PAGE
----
By JEANNIE WILEY WOLF
Dave Ferguson uncovered a mystery when he went searching for a topic to present to the Findlay Symposium Literary Club.
He discovered that renowned astronomer William Wallace Campbell had been born in Hancock County. Ferguson also learned that Campbell went on to receive international acclaim for his scientific achievements and was nominated for a Nobel Prize.
“My eyes just lit up and I did some more research and I asked around. And the story just kept getting better and better and better,” he said.
His research led to a new exhibit that opens at 10 a.m. Friday at the Hancock Historical Museum, 422 W. Sandusky St. The exhibit includes images and artifacts of Campbell’s early life in Hancock County, as well as his tenure as the president of the University of California and director of the university’s Lick Observatory.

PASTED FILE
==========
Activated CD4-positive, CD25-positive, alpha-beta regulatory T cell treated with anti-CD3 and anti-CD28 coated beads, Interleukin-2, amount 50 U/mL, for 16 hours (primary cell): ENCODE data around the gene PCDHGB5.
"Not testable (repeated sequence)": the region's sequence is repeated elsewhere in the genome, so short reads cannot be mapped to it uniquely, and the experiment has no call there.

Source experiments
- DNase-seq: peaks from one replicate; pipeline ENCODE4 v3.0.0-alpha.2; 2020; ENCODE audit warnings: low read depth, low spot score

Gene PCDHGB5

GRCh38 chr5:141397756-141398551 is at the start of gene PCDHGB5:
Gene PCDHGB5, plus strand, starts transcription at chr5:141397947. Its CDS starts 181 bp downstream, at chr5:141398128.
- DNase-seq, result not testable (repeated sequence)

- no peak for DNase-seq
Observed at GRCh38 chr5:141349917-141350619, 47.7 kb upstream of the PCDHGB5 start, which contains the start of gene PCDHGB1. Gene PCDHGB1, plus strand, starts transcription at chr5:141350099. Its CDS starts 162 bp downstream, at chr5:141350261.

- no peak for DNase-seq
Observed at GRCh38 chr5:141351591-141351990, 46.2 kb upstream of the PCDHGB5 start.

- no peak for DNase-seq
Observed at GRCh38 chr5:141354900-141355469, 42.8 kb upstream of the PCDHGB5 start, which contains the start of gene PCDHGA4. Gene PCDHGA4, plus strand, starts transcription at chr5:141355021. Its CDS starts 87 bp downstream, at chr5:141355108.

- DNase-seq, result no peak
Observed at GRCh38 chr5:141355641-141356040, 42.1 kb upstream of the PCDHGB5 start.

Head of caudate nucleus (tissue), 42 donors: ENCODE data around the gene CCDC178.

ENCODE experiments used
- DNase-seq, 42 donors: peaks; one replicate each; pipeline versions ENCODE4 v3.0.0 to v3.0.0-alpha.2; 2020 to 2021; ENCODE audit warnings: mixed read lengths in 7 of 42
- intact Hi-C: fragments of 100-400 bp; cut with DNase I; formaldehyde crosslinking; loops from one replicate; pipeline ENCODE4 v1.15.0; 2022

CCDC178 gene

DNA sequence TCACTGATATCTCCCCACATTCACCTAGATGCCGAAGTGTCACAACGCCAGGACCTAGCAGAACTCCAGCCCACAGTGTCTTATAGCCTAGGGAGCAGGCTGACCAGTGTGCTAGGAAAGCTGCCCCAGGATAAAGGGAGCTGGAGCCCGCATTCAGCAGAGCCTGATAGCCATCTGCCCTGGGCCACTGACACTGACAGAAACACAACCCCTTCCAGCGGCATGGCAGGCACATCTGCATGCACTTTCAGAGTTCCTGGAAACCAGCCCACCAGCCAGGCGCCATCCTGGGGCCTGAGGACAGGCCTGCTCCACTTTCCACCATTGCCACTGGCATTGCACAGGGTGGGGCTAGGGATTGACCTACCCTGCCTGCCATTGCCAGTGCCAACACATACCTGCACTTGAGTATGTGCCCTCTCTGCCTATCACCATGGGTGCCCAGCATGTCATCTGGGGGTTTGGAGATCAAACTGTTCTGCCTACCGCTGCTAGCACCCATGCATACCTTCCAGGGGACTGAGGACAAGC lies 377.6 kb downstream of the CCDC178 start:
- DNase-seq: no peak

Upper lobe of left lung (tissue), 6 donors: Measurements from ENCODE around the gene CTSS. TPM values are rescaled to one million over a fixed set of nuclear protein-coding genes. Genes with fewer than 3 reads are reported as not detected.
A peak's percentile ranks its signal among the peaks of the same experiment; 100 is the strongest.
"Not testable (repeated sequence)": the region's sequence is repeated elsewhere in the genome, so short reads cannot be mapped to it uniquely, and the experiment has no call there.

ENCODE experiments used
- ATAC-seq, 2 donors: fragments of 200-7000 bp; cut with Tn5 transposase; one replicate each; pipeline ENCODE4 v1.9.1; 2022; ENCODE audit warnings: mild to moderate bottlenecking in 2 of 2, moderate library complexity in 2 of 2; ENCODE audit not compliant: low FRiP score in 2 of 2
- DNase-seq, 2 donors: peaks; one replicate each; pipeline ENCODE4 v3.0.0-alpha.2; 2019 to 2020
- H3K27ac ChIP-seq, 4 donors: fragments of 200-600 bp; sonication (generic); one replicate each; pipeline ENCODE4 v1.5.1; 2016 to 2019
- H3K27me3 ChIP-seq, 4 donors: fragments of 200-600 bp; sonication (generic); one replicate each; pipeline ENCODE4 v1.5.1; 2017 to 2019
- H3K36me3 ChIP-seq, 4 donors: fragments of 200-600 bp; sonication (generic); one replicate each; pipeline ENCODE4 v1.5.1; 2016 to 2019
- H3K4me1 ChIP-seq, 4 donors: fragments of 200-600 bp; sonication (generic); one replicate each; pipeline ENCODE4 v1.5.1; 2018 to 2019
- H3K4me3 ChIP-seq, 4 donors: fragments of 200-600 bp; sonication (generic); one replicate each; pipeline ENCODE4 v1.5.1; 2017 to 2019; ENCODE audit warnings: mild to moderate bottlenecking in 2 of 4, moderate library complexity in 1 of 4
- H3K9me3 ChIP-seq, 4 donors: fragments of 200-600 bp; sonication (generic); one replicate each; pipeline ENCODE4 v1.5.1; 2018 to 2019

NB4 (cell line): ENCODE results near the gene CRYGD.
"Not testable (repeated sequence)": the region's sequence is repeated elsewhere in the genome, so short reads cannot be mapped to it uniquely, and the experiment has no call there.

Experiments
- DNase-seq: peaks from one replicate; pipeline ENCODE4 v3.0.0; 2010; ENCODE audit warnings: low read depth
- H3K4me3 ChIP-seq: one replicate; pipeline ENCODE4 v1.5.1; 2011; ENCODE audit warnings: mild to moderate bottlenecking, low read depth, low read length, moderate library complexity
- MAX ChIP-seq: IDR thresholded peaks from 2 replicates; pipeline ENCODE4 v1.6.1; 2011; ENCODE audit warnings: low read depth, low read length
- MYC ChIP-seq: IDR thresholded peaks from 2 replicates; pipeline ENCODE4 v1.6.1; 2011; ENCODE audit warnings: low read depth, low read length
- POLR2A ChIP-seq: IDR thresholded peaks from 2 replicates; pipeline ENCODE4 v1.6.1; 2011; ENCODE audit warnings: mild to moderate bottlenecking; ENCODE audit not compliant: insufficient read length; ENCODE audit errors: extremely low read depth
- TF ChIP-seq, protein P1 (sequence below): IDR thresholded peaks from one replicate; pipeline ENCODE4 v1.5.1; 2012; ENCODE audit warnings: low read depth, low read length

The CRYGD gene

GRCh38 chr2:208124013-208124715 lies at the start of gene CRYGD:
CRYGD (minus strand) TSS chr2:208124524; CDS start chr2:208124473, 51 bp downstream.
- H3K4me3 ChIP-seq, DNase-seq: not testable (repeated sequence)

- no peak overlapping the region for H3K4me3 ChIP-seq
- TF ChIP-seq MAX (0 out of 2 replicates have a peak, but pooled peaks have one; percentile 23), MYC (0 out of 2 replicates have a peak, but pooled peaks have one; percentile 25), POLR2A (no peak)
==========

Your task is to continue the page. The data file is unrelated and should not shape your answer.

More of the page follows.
The following day, April 11, what would have been Campbell’s 153rd birthday, has been proclaimed William Wallace Campbell Day by the Hancock County Commissioners. The observance will be part of the Ohio Local History Alliance regional meeting that will be held at the museum from 8 a.m. to 4 p.m.
Ferguson will also give a lecture on Campbell at 6 p.m. Saturday at the Senior Center, 339 E. Melrose Ave.; and at noon April 20 for the Findlay Rotary Club.
“I feel really honored and privileged to do this. It’s just happenstance,” said Ferguson, retired vice president for advancement at the University of Findlay.
It all started in January 2014 when he was preparing to give a talk to Symposium.
“I didn’t like the topic I was given so I went with another one. I Googled astronomy which I like playing with, and Hancock County. And I hit on a Wikipedia page on William Wallace Campbell,” he said.